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Publication numberUS4578000 A
Publication typeGrant
Application numberUS 06/503,337
Publication dateMar 25, 1986
Filing dateJun 10, 1983
Priority dateJun 15, 1982
Fee statusPaid
Also published asCA1204603A1, DE3321670A1
Publication number06503337, 503337, US 4578000 A, US 4578000A, US-A-4578000, US4578000 A, US4578000A
InventorsGustav Lindqvist, Kimmo Juurmaa
Original AssigneeOy Wartsila Ab
Export CitationBiBTeX, EndNote, RefMan
External Links: USPTO, USPTO Assignment, Espacenet
Method of protection
US 4578000 A
Abstract
A method for protecting stationary constructions, located in water and surrounded by water, against strain caused by a moving ice field in said water. A protective structure is arranged around said stationary construction. Said protective structure has a cross-section considerably greater than the cross-section of said stationary construction and it comprises, at the water surface level and below this level, an outer surface which slopes downwards in a direction against the stationary construction to form an ice breaking surface bending downwards ice, which move against said protective structure.
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Claims(17)
We claim:
1. A method for protecting a stationary construction located in water and surrounded thereby, against strain caused by a moving ice field in said water, said method comprising:
providing a protective structure having a cross-section considerably greater than the cross-section of said stationary construction and being formed to have a sloping outer surface;
arranging the protective structure around said stationary construction so that said sloping surface slopes downwards towards said stationary construction and is located at the water surface level and extends below the water surface level, to form an ice breaking surface which bends downwards ice moving against said protective structure; and
maintaining the protective structure normally in a rigid and fixed relationship with respect to the stationary construction, so as to take up upwardly directed reaction forces provided by the ice.
2. A method according to claim 1, comprising blowing gas under pressure into the water at a level at least as low as the lower portion of the protective structure, to provide water streams over the outer surface of the protective structure and thereby reduce friction between the protective structure and the ambient ice.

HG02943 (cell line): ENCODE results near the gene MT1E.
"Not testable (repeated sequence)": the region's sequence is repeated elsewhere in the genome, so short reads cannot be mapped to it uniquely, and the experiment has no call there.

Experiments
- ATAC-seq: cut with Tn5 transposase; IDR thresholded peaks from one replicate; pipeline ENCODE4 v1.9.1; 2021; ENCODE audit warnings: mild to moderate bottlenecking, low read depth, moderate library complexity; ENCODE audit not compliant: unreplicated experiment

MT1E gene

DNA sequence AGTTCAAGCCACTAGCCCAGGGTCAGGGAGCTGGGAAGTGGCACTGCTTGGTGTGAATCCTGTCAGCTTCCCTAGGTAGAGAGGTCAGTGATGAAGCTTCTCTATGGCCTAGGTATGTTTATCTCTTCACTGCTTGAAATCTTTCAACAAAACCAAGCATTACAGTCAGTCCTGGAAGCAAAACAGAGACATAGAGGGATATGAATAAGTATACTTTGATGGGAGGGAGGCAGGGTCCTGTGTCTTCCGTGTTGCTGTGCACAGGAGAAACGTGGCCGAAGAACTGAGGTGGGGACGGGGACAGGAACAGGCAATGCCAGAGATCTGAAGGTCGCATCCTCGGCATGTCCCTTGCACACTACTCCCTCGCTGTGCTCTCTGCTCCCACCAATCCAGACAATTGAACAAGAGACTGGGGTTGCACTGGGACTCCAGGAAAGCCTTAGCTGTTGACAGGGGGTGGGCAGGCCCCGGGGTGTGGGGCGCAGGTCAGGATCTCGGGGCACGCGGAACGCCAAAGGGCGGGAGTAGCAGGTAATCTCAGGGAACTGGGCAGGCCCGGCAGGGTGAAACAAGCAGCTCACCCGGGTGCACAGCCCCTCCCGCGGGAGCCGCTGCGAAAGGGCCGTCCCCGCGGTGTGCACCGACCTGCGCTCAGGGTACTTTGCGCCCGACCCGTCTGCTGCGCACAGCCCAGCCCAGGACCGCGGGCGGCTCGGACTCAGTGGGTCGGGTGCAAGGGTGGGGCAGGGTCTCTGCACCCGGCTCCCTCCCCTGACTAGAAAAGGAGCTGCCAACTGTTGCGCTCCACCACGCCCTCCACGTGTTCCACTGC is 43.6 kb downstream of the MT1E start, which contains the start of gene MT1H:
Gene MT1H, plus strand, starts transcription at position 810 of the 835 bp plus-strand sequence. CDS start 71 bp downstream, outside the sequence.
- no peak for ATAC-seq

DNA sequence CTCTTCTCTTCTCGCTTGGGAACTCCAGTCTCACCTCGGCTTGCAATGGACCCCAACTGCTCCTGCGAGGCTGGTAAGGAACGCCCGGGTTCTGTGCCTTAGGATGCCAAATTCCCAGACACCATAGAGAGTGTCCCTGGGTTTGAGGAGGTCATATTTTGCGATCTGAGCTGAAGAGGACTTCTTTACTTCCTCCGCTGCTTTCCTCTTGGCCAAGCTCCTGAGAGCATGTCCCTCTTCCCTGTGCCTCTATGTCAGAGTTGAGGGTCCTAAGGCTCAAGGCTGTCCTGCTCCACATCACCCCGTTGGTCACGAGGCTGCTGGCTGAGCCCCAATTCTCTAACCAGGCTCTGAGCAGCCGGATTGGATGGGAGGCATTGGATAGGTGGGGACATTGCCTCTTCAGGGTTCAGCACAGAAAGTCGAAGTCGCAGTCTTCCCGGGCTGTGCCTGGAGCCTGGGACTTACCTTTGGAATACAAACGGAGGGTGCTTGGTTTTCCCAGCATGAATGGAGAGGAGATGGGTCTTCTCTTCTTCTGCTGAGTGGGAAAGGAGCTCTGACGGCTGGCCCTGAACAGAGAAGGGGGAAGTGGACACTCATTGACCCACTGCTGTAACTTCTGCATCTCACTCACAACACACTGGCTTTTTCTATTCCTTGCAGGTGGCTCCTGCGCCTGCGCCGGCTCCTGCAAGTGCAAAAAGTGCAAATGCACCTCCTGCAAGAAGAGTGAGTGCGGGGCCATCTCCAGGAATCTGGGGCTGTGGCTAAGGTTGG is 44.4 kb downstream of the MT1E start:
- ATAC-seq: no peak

3. A method according to claim 1, in which said protective structure (5) is basically formed as a downwards converging cone.
4. A method according to claim 3, in which said protective structure is so dimensioned and mounted that its diameter at the water surface level is 0.8-1.5 times the diameter of said stationary construction divided by (1-cos a,) where a is the inclination angle of said cone surface relative to a horizontal plane.
5. A method according to claim 1, in which said protective structure is so shaped, that the inclination of its outer surface relative to a horizontal plane is 35-65.
6. A method according to claims 1, in which the outer surface of said protective structure, at the water surface level and below this level, is smooth.
7. A method according to claims 1, in which said protective structure is so dimensioned and mounted, that the vertical extension of its downwards sloping portion, from the water surface level downwards, is at least twice the thickness of the thickest level ice occurring in the area where said stationary construction is located, preferably about four times said ice thickness.
8. A method according to claim 1, wherein the protective structure closely surrounds the stationary construction.
9. In combination, a stationary construction located in water and surrounded thereby, a protective structure for protecting the stationary construction against strain caused by a moving ice field in the water, and mounting means for maintaining the protective structure normally in a fixed and rigid relationship with respect to the stationary construction, the protective structure being arranged around the stationary construction and having, at the water surface level and below that level, an outer surface which slopes downwardly in a direction towards the stationary construction to form an ice breaking surface for bending downwards ice moving against the protective structure.
10. A combination according to claim 9, in which the protective structure is formed as a downwards converging cone having a diameter, at the water surface level, of substantially 0.8 to 1.5 times the diameter of said stationary construction divided by (1-cos a) where a is the angle of inclination of the cone's surface relative to a horizontal plane.
11. A combination according to claim 9, in which the outer surface of the protective structure is inclined at an angle of substantially 35 to 65 to a horizontal plane.
12. A method according to claim 5, wherein the outer surface of the protective structure is inclined at an angle of substantially 40 to 60 to a horizontal plane.
13. A method according to claim 6, wherein the outer surface of said protective structure is made from a material which remains smooth in sea water.